FDA OKs Stem Cell Therapy to Reduce Infection Risk in Blood Cancer Patients

M. Alexander Otto, PA, MMS

April 18, 2023

The US Food and Drug Administration (FDA) approved omidubicel-onlv (Omisirge) for reducing infections and hastening neutrophil recovery for blood cancer patients aged 12 years and older who are undergoing allogeneic umbilical cord blood stem cell transplants.

Omidubicel is made from umbilical cord donor stem cells that are processed with nicotinamide, a form of vitamin B3, to enhance and expand the number of progenitor cells, the product's maker, Israel-based Gamida Cell, explained in a press announcement.

The FDA approval was based on phase 3 testing that pitted the use of omidubicel in 62 patients against standard unmanipulated cord blood transplants in 63 patients following myeloablative conditioning.

The median time to neutrophil recovery was 12 days in the omidubicel group, compared with 22 days with standard care. Overall, 87% of patients who received omidubicel achieved neutrophil recovery, vs 83% of patients with standard transplants.

The incidence of grade 2/3 bacterial or grade 3 fungal infections 100 days following transplant was 39% with omidubicel, vs 60% with standard transplants.

The FDA's "approval is an important advance in cell therapy treatment in patients with blood cancers. Hastening the return of the body's white blood cells can reduce the possibility of serious or overwhelming infection associated with stem cell transplantation," Peter Marks, MD, PhD, director of the FDA's Center for Biologics Evaluation and Research, said in an agency press release.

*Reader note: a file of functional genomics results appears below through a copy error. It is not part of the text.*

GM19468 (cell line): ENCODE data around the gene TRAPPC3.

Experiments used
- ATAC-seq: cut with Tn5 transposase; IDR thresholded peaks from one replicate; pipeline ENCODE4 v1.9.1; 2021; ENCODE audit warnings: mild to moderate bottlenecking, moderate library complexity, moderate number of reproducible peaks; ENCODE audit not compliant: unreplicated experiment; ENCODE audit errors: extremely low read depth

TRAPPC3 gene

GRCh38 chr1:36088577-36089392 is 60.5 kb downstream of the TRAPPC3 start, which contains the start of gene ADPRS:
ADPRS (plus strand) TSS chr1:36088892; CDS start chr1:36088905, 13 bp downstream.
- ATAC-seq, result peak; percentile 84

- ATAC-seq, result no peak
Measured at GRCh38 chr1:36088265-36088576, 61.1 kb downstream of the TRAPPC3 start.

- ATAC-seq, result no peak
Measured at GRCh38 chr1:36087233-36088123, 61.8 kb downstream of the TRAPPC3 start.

Abbey Jenkins, president and CEO of Gamida, called the approval "a major advancement in the treatment of patients with hematologic malignancies that we believe may increase access to stem cell transplant and help improve patient outcomes."

The most common grade 3–5 adverse reactions in the approval study were pain (33%), mucosal inflammation (31%), hypertension (25%), and gastrointestinal toxicity (19%).

Adverse events are consistent with allogeneic hematopoietic stem cell transplantation. Among 117 patients who received omidubicel for any indication, infusion reactions occurred in 47% of patients, acute graft-vs-host disease (GvHD) occurred in 58%, chronic GvHD occurred in 35%, and graft failure occurred in 3%. Labeling includes a black box warning of the possibilities. There is also a small risk of infections and malignancies from donor blood.

Omidubicel is manufactured in Gamida's facility in Kiryat Gat, Israel. It is available for order now and is expected to be delivered to transplant centers within 30 days after the start of manufacturing, the company said.

M. Alexander Otto is a physician assistant with a master's degree in medical science and a journalism degree from Newhouse. He is an award-winning medical journalist who worked for several major news outlets before joining Medscape. Alex is also an MIT Knight Science Journalism fellow. Email: aotto@mdedge.com.

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